Reasons to Use a Hybrid Golf Club

Hybrid clubs have been a godsend for medium- and high-handicap golfers who struggle with their long irons. These are widely considered to be the most difficult clubs to hit in golf, so a hybrid club can help a golfer who struggles with those clubs. It will help develop more consistency as the golfer hits fewer poor shots and make the round of golf more enjoyable.

Long Iron Struggles

The long iron is used on fairway shots to launch the ball toward the green. If you swing the long iron poorly, it will stick in the ground resulting in a shot that dribbles just a few feet, or you will skull the ball and slice it badly. A hybrid club will not get stuck in the ground. It will bounce and a poor swing turns into an average hit. This means that instead of facing disaster on your next shot, you are in a reasonably good position.


If you look inside the bags of many of your playing partners and at the bags of the top pros playing in the most important tournaments, you will find hybrid clubs. They are easier to swing, they provide better results and the golfer is more confident in his ability. More and more golfers are switching to hybrid clubs, and some golfers carry a majority of hybrid clubs in their golf bag, because it makes them feel better about their game and they put a lower number on the scorecard consistently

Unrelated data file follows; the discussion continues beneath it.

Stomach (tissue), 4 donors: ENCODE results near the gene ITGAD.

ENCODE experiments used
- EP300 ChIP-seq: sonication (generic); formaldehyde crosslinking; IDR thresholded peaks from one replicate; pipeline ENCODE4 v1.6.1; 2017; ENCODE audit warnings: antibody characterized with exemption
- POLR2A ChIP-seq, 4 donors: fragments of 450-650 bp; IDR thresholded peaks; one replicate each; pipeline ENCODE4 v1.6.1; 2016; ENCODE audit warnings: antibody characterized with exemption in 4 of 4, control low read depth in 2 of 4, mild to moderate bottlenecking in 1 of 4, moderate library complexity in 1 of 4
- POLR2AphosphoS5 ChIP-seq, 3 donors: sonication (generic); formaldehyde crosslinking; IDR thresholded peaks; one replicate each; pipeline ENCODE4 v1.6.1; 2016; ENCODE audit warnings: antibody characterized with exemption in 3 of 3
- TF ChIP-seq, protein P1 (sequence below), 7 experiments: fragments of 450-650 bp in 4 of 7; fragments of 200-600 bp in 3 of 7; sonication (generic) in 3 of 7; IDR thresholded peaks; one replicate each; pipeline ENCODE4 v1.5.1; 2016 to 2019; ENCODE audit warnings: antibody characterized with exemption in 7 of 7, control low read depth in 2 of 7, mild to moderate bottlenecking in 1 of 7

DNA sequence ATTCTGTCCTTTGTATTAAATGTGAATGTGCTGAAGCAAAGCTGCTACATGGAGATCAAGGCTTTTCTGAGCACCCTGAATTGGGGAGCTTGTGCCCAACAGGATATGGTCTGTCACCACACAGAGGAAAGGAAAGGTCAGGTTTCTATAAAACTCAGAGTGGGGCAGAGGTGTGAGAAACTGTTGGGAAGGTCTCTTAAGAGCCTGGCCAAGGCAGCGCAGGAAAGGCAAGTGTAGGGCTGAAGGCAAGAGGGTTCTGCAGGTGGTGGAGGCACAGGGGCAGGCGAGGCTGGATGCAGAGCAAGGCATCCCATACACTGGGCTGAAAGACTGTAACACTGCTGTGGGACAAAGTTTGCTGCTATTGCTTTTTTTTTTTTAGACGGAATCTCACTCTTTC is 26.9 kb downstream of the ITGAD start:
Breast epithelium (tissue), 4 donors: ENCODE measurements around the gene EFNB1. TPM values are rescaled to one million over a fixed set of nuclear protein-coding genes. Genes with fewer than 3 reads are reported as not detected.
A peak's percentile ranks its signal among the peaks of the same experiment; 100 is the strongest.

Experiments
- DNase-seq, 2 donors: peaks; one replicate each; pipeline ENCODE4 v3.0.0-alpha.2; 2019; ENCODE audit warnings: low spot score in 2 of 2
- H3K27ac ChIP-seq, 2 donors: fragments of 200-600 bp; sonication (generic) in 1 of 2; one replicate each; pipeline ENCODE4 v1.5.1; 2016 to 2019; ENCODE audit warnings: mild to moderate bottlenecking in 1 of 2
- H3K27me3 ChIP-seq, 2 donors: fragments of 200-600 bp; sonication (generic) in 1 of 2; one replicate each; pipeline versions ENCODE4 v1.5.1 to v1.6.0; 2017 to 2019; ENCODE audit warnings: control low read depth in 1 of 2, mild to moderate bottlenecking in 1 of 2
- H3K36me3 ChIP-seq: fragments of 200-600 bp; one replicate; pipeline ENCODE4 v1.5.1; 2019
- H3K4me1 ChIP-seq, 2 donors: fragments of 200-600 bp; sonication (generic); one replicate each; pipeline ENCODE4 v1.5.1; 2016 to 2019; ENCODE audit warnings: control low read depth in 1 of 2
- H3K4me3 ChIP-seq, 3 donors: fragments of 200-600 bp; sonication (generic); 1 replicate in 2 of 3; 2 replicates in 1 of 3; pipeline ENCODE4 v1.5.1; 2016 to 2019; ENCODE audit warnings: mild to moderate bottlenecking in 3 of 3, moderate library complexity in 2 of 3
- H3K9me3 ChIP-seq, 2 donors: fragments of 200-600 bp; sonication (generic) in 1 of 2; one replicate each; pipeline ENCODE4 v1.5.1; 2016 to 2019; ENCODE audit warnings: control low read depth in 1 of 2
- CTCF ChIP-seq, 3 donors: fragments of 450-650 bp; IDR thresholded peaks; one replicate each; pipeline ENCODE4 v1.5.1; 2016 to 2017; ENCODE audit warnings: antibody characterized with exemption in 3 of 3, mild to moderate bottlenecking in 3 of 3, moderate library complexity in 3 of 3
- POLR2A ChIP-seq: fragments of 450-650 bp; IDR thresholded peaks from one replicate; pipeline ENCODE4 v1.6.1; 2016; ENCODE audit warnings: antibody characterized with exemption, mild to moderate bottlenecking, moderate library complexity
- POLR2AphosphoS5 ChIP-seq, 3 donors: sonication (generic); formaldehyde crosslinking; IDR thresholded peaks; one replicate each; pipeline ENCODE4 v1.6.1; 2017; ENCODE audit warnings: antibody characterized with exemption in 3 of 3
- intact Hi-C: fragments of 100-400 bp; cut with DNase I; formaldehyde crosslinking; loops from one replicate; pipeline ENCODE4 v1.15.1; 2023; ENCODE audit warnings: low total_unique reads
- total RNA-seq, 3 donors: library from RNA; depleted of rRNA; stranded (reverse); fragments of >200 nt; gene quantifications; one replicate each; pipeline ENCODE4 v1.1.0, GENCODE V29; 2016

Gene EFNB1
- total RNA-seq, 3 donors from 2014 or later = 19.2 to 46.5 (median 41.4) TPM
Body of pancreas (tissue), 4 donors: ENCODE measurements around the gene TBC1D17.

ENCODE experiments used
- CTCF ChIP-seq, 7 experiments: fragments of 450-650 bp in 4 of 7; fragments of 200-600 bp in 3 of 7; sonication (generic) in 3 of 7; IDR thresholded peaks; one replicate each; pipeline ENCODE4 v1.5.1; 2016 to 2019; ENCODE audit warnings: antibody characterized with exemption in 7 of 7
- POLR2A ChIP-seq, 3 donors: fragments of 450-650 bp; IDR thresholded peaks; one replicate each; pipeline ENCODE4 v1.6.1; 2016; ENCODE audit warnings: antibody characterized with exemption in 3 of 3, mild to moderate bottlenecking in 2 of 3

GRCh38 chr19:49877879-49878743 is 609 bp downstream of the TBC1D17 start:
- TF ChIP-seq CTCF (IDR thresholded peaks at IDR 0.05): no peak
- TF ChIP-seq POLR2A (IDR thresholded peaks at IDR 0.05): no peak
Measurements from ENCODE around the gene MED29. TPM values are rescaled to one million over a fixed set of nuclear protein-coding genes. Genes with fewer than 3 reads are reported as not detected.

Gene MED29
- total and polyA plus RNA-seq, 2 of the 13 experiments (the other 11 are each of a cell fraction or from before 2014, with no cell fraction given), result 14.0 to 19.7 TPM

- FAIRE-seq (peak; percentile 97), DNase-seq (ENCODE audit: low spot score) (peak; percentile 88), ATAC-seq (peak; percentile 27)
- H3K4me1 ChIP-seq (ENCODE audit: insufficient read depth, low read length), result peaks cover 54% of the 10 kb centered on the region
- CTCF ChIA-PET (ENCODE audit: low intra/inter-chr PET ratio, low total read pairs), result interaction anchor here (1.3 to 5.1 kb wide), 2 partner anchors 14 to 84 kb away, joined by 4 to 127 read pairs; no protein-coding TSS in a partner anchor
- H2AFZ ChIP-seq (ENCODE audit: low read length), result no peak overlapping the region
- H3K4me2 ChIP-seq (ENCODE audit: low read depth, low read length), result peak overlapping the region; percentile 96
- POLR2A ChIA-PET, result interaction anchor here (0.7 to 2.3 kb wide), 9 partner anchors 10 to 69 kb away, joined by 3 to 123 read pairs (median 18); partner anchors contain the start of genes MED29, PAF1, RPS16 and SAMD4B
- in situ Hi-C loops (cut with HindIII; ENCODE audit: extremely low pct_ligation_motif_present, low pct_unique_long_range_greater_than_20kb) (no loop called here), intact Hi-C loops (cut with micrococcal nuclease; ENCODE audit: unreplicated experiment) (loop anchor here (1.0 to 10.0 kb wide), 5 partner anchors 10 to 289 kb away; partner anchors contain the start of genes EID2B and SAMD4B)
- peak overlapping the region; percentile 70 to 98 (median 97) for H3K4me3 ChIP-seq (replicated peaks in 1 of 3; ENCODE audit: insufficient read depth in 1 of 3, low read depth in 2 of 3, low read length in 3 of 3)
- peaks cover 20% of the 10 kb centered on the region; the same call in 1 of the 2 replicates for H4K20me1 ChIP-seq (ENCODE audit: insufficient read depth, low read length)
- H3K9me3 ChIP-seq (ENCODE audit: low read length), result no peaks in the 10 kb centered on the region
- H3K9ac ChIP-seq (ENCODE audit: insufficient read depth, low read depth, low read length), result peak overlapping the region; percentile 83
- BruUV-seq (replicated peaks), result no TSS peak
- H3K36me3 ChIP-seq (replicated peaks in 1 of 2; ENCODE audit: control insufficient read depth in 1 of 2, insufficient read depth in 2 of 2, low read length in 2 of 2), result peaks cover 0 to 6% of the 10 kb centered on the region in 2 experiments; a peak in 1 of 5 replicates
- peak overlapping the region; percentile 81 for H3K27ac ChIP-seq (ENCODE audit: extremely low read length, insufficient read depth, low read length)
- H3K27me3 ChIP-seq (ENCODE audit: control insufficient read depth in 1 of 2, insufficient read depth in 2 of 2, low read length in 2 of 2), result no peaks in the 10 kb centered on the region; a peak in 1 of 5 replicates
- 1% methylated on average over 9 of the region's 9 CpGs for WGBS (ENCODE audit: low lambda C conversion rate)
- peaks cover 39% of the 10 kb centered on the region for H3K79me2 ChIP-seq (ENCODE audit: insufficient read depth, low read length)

Flexibility of Shaft, Center of Gravity

The long iron club has a steel shaft. The hybrid club is made of graphite. Graphite is lighter and more flexible that steel. Combine this aspect with the lower center of gravity in the hybrid club and the average golfer will have the ability to hit the ball 10 to 15 yards farther with a hybrid club.

About this Author

Steve Silverman is an award-winning writer, covering sports since 1980. Silverman authored The Minnesota Vikings: The Good, The Bad and The Ugly and Who’s Better, Who’s Best in Football — The Top 60 Players of All-Time, among others, and placed in the Pro Football Writers of America awards three times. Silverman holds a Master of Science in journalism from the Medill School of Journalism.